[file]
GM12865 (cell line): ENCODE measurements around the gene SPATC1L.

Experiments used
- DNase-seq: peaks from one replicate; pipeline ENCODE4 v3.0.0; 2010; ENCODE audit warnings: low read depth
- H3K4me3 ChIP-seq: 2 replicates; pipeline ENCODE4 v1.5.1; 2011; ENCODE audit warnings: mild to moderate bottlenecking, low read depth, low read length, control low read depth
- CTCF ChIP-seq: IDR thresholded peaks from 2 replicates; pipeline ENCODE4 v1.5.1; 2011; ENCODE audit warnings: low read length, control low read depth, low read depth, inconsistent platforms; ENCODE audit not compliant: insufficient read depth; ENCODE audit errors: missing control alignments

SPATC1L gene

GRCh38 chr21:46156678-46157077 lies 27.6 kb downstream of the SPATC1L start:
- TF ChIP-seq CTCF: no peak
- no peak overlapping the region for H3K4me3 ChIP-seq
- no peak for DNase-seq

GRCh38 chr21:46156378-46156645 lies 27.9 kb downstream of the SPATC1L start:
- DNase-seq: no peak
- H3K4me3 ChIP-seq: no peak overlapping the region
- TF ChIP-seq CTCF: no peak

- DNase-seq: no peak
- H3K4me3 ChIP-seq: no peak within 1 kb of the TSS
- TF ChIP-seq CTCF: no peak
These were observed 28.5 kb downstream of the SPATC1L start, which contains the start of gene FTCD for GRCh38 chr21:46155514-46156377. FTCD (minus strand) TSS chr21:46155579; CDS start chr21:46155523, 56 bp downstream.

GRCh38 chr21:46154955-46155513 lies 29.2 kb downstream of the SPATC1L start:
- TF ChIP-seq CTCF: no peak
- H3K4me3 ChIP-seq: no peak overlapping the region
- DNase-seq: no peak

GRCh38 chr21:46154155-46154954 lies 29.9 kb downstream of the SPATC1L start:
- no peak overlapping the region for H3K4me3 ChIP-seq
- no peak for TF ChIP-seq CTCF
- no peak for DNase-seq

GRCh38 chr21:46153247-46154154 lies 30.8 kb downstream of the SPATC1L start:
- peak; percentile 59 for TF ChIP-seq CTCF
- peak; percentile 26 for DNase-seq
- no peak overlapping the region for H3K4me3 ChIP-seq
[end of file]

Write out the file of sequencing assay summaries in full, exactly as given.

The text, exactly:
GM12865 (cell line): ENCODE measurements around the gene SPATC1L.

Experiments used
- DNase-seq: peaks from one replicate; pipeline ENCODE4 v3.0.0; 2010; ENCODE audit warnings: low read depth
- H3K4me3 ChIP-seq: 2 replicates; pipeline ENCODE4 v1.5.1; 2011; ENCODE audit warnings: mild to moderate bottlenecking, low read depth, low read length, control low read depth
- CTCF ChIP-seq: IDR thresholded peaks from 2 replicates; pipeline ENCODE4 v1.5.1; 2011; ENCODE audit warnings: low read length, control low read depth, low read depth, inconsistent platforms; ENCODE audit not compliant: insufficient read depth; ENCODE audit errors: missing control alignments

SPATC1L gene

GRCh38 chr21:46156678-46157077 lies 27.6 kb downstream of the SPATC1L start:
- TF ChIP-seq CTCF: no peak
- no peak overlapping the region for H3K4me3 ChIP-seq
- no peak for DNase-seq

GRCh38 chr21:46156378-46156645 lies 27.9 kb downstream of the SPATC1L start:
- DNase-seq: no peak
- H3K4me3 ChIP-seq: no peak overlapping the region
- TF ChIP-seq CTCF: no peak

- DNase-seq: no peak
- H3K4me3 ChIP-seq: no peak within 1 kb of the TSS
- TF ChIP-seq CTCF: no peak
These were observed 28.5 kb downstream of the SPATC1L start, which contains the start of gene FTCD for GRCh38 chr21:46155514-46156377. FTCD (minus strand) TSS chr21:46155579; CDS start chr21:46155523, 56 bp downstream.

GRCh38 chr21:46154955-46155513 lies 29.2 kb downstream of the SPATC1L start:
- TF ChIP-seq CTCF: no peak
- H3K4me3 ChIP-seq: no peak overlapping the region
- DNase-seq: no peak

GRCh38 chr21:46154155-46154954 lies 29.9 kb downstream of the SPATC1L start:
- no peak overlapping the region for H3K4me3 ChIP-seq
- no peak for TF ChIP-seq CTCF
- no peak for DNase-seq

GRCh38 chr21:46153247-46154154 lies 30.8 kb downstream of the SPATC1L start:
- peak; percentile 59 for TF ChIP-seq CTCF
- peak; percentile 26 for DNase-seq
- no peak overlapping the region for H3K4me3 ChIP-seq